Theresa said...

Kale - I have not frozen celery, on purpose, but when I have done it by accident (i.e., when the crispers in the fridge go crazy and freeze things) the result is not pretty!

Glad your hand is feeling better!

Going Crunchy said...

I think I eat mine faster then they can poop out anyway. I just shop with my canvas bags a-la-natural and put them in the fridge crisper. Well, the fridge crisper is made of plastic but there isn't so much I can do about that right now.

I just picked up a fantastic wooden potato and onion keeper from Goodwill for only 3.00. I'm loving having more room in my fridge now and just put veggie right in. Shan

Kale for Sale said...

theresa - Thanks for following up on the celery. I'll take your advice and skip freezing it! Ugh.

going crunchy - An advantage to having kids number 42 - they eat the food before it goes bad! Advantage number 36 to not having kids - lots of room in the fridge. I like the wood box for potatoes and onion. I use a bottom drawer which could be advantage number 37 to not having kids - more available drawers. Nice to hear from you.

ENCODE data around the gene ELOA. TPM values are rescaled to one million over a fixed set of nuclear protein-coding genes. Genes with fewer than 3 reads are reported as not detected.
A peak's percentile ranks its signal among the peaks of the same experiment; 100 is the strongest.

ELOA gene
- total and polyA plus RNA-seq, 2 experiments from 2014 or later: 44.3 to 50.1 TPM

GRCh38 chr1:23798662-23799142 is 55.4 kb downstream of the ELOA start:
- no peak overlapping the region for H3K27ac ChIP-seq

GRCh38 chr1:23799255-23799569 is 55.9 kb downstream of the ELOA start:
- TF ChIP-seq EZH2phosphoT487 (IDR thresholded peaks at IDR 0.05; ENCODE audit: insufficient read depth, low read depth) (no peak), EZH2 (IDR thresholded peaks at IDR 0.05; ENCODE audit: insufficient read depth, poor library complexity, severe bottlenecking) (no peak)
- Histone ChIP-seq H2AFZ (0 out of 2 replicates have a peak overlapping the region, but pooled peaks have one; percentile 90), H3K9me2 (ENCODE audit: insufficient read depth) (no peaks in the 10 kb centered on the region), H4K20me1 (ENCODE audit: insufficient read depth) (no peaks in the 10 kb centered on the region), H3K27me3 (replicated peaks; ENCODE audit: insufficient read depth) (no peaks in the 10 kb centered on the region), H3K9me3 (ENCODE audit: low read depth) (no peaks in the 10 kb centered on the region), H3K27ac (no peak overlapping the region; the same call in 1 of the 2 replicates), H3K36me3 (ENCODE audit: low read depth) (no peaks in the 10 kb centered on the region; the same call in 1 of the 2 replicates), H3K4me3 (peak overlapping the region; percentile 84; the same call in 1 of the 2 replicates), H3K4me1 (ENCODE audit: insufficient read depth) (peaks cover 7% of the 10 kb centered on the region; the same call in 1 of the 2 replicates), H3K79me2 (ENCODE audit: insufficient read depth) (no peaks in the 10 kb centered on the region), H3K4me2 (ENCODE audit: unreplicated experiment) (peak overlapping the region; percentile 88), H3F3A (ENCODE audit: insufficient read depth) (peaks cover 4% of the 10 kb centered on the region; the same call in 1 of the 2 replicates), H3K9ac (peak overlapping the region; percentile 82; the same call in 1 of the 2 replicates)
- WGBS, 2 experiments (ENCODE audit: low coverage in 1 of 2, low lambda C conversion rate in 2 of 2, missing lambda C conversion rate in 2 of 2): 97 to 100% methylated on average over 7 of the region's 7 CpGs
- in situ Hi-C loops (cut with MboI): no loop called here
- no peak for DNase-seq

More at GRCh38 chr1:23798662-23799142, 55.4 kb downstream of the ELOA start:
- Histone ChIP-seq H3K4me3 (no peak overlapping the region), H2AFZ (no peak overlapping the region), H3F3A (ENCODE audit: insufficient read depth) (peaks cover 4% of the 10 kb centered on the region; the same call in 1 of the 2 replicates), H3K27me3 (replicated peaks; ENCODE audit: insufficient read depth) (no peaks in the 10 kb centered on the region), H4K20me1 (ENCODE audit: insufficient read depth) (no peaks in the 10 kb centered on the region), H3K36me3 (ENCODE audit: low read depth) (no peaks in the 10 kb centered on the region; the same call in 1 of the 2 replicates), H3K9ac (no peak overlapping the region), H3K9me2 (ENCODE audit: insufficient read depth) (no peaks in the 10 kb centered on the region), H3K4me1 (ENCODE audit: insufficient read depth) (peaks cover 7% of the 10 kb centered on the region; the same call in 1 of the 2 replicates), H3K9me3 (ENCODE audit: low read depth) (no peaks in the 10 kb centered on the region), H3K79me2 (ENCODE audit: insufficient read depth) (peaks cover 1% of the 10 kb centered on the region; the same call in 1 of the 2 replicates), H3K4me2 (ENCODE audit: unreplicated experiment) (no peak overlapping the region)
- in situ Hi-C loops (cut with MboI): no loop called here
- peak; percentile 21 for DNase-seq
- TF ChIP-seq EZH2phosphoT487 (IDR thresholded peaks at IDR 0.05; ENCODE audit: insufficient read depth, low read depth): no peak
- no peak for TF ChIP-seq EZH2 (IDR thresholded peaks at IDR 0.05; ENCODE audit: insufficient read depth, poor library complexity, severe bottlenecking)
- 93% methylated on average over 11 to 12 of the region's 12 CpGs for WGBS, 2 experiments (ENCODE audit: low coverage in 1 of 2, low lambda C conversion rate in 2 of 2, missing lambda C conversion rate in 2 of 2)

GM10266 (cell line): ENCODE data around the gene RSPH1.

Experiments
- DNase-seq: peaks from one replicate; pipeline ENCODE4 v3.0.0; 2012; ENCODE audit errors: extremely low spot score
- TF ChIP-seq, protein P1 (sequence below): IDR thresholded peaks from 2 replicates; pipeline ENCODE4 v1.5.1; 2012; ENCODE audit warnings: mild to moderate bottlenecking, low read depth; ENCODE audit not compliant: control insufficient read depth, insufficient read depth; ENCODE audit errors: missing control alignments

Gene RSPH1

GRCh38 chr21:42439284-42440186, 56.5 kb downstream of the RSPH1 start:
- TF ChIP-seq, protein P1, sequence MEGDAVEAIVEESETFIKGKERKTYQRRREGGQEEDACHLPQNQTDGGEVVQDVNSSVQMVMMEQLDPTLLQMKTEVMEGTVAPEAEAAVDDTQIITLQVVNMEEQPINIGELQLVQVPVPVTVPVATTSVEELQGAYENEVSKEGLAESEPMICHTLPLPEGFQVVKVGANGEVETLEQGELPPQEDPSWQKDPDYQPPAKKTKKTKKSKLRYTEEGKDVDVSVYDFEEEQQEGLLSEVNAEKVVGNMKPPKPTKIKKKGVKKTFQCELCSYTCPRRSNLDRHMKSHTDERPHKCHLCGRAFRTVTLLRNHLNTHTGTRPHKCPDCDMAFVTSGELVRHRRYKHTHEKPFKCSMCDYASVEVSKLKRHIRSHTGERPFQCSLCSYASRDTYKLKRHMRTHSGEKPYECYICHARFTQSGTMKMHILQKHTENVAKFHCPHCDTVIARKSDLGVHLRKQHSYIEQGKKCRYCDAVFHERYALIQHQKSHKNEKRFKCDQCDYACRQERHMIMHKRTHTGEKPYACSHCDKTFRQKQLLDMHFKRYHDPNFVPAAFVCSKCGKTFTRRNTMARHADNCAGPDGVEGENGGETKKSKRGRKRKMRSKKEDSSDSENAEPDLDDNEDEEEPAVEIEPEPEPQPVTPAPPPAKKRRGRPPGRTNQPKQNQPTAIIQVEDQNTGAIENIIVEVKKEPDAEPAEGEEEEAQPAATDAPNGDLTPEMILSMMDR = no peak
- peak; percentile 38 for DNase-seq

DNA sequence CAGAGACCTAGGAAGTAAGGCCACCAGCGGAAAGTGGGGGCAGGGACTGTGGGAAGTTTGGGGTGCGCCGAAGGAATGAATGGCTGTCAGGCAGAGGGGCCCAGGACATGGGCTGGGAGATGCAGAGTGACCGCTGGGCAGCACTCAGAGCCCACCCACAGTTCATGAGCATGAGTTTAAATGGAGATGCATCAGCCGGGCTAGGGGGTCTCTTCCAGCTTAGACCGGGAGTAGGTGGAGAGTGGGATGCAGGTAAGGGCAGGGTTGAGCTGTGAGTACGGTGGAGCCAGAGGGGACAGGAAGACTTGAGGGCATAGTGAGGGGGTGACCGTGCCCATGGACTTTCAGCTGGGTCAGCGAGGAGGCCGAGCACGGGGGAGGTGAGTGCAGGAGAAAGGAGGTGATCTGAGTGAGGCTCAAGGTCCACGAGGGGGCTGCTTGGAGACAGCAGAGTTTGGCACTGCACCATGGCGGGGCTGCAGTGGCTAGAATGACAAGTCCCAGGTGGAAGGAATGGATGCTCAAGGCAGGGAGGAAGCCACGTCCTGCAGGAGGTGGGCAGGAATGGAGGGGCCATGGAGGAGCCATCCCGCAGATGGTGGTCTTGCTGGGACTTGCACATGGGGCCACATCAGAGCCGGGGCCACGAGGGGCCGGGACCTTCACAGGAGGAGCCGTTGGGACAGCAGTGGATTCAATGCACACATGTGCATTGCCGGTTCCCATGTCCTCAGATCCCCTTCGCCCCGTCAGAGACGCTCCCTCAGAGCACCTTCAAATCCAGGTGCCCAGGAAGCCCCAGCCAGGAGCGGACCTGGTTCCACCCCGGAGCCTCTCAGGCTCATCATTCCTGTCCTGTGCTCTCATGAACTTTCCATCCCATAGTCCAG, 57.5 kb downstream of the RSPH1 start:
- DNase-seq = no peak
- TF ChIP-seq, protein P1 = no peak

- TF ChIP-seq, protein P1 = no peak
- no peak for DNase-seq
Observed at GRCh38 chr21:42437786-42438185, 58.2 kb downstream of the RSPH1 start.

Jonno! said...

I like to use reusable plastic Tupperware. We actually use the ziploc brand though. It's not an alternative, but it's just a more responsible way to use the things we can't get around. Also, reuse the plastic bags you use. I bring a sandwich to work every day in the same ziploc bag, or if I cut a watermelon and put some ceran wrap over it, when I cut it again I use the same wrap again. If it's still usable at the end I clean it and fold it for another reuse.

Kale for Sale said...

jonna - Ummm. Is Tupperware Tupperware if it's Ziploc? You're reminding me of the three r's though -- recycle, reuse, reduce or some such order. You're doing it! Apparently there's a song about this. You probably have to be a mom to know it though.

Diana R.Smith said...

Well,as small honey producers we do use plastic for bottling our honey...recycled plastic actually. The cost of glass is prohibitive...would add $1 to each pound we sell. Canning jars are outrageous in price and any glas we would order comes with "buy at your own risk" policy...if it arrives broken there is no money back guarantee. Most of our customers return their bottles and we refill them for them-or bring us glass jars and we fill those. We do alot of our honey in the comb,too. DEE

Kale for Sale said...

Dee - How wonderful that even with the challenges to getting glass you're finding alternatives to plastic by refilling the customers container or filling one they bring from home. There are so many solutions when we step out of the box. Thanks for the other side of the story. I appreciate it.